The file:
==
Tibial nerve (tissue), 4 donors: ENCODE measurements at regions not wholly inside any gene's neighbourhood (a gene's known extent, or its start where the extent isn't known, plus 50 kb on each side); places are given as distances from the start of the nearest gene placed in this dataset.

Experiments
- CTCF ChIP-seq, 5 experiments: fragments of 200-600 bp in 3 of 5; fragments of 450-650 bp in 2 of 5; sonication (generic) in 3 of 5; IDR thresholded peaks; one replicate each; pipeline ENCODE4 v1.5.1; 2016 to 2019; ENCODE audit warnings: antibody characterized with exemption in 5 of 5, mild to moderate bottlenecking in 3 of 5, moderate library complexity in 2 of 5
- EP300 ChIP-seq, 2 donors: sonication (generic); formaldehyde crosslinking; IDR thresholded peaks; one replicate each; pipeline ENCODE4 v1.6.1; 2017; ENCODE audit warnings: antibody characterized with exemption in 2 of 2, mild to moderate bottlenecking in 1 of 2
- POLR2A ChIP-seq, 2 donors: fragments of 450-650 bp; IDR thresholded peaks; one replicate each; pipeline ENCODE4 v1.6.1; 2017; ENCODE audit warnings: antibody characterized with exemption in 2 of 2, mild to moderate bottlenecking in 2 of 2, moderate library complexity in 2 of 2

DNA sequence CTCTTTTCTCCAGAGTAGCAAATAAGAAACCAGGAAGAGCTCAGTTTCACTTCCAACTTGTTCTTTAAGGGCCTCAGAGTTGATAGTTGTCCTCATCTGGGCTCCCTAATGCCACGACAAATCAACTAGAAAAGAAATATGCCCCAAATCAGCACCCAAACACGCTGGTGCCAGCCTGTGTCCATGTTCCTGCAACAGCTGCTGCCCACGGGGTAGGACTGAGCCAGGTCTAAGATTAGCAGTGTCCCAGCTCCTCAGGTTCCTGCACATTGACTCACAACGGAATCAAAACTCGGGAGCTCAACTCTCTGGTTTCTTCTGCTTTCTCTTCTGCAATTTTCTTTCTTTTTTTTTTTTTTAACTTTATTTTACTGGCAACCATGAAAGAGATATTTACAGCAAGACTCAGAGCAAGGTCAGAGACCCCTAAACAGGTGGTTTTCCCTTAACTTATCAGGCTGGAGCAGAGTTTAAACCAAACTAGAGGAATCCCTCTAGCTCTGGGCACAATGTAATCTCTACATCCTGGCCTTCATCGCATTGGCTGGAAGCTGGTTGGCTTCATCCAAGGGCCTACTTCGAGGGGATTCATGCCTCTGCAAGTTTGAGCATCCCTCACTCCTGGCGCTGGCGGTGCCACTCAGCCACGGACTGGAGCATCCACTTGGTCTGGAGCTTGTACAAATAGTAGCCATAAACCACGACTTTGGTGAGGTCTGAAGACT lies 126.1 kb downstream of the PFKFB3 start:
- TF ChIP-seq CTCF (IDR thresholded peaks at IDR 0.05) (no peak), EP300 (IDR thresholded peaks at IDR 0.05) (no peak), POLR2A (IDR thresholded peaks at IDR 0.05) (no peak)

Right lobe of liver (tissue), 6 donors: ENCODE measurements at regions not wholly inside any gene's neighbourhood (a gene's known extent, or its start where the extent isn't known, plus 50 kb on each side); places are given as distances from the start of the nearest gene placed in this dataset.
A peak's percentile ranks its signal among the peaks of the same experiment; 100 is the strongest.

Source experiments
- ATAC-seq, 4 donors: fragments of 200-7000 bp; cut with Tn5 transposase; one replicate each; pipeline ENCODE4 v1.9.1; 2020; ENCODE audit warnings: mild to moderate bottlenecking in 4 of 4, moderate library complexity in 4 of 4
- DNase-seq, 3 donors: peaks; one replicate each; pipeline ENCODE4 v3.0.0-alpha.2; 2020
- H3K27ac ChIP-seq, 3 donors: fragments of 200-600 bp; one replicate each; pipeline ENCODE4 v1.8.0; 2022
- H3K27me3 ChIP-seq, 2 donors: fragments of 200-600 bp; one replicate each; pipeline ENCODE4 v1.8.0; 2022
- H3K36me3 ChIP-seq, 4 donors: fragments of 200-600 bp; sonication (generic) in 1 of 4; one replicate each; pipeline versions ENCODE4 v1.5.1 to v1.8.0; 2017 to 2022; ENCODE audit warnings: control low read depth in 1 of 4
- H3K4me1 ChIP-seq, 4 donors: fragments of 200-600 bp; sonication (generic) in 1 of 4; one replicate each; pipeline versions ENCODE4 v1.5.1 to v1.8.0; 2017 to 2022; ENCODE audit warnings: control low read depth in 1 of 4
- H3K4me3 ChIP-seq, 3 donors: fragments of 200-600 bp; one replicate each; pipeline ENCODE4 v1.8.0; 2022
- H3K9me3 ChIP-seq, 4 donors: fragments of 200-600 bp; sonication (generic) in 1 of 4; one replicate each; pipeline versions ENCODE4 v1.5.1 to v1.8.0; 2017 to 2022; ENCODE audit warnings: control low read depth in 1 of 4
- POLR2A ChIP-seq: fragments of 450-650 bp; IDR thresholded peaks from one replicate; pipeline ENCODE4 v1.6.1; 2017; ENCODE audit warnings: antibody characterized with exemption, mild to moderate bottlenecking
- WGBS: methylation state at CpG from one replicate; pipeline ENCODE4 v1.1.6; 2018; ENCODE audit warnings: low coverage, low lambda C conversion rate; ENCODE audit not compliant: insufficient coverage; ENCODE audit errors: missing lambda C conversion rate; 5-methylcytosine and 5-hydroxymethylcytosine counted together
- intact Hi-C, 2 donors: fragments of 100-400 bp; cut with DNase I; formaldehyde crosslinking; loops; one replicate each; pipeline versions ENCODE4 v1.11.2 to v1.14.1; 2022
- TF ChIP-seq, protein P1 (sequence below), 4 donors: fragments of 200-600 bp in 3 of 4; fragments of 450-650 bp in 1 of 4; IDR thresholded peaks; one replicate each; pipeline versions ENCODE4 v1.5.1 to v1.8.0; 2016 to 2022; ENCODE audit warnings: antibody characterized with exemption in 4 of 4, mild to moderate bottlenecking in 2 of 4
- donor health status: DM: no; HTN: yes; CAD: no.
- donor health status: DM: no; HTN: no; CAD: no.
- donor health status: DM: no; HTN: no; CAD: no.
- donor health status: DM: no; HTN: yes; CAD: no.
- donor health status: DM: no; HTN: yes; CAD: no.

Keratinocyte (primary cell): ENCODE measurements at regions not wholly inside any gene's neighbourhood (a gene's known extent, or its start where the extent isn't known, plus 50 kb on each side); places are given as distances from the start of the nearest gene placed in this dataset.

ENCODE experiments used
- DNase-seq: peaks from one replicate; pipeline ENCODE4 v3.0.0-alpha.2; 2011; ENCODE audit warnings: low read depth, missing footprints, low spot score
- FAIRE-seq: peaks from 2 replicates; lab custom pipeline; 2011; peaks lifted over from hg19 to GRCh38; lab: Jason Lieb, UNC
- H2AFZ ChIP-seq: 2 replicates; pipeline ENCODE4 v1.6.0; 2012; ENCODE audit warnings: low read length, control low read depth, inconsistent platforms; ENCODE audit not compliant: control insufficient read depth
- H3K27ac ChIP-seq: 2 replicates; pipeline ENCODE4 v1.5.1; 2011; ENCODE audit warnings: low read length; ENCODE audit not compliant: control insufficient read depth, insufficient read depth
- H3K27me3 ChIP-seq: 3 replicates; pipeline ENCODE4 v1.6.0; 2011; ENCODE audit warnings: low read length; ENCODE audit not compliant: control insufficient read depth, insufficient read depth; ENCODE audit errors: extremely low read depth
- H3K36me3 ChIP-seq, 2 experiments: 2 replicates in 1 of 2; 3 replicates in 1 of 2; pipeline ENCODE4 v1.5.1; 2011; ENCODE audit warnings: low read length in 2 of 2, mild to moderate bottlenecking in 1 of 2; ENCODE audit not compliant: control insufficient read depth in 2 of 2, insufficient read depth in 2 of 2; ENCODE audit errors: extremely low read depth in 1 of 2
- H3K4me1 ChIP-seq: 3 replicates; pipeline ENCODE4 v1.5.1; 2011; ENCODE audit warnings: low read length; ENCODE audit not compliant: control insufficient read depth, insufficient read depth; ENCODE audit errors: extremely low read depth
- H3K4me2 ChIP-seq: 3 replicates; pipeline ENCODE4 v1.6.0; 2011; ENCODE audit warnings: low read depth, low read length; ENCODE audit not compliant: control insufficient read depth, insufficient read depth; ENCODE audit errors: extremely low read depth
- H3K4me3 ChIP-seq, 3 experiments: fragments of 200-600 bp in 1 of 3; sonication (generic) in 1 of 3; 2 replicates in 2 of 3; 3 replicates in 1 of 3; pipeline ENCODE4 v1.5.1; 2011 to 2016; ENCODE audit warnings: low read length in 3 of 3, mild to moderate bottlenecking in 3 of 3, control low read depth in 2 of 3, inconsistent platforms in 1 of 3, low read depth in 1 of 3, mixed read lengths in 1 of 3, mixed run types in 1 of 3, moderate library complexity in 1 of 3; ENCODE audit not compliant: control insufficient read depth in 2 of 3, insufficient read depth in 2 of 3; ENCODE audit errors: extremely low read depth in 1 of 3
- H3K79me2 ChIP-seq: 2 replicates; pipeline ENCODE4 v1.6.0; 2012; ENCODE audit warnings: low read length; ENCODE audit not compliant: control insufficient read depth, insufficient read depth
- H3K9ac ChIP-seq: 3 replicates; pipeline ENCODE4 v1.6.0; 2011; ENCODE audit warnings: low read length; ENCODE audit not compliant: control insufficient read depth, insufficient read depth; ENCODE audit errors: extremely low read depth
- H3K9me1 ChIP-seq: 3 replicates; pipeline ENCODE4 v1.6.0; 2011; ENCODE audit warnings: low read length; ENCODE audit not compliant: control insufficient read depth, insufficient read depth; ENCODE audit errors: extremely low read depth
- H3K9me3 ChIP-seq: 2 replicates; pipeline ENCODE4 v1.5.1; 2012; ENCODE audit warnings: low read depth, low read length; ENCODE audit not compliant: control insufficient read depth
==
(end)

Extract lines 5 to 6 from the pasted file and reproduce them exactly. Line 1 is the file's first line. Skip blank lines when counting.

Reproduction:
- POLR2A ChIP-seq, 2 donors: fragments of 450-650 bp; IDR thresholded peaks; one replicate each; pipeline ENCODE4 v1.6.1; 2017; ENCODE audit warnings: antibody characterized with exemption in 2 of 2, mild to moderate bottlenecking in 2 of 2, moderate library complexity in 2 of 2

DNA sequence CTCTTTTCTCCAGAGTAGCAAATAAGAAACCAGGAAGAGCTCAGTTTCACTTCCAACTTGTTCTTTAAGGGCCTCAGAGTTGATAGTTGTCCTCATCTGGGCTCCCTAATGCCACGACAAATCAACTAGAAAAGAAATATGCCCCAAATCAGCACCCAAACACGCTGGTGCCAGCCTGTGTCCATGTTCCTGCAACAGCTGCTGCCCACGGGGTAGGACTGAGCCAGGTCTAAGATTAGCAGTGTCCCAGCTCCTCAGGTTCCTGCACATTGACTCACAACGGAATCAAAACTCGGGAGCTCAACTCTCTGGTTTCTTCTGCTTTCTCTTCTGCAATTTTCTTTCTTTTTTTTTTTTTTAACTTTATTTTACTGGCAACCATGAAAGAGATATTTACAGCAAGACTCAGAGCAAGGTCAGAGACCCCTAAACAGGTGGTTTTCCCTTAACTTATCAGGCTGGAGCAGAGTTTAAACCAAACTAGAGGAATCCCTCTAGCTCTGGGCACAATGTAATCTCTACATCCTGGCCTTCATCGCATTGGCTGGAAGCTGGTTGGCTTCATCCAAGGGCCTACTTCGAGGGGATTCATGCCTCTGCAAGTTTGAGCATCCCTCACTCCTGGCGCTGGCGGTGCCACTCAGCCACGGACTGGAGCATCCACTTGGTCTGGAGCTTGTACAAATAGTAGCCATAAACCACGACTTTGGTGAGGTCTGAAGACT lies 126.1 kb downstream of the PFKFB3 start: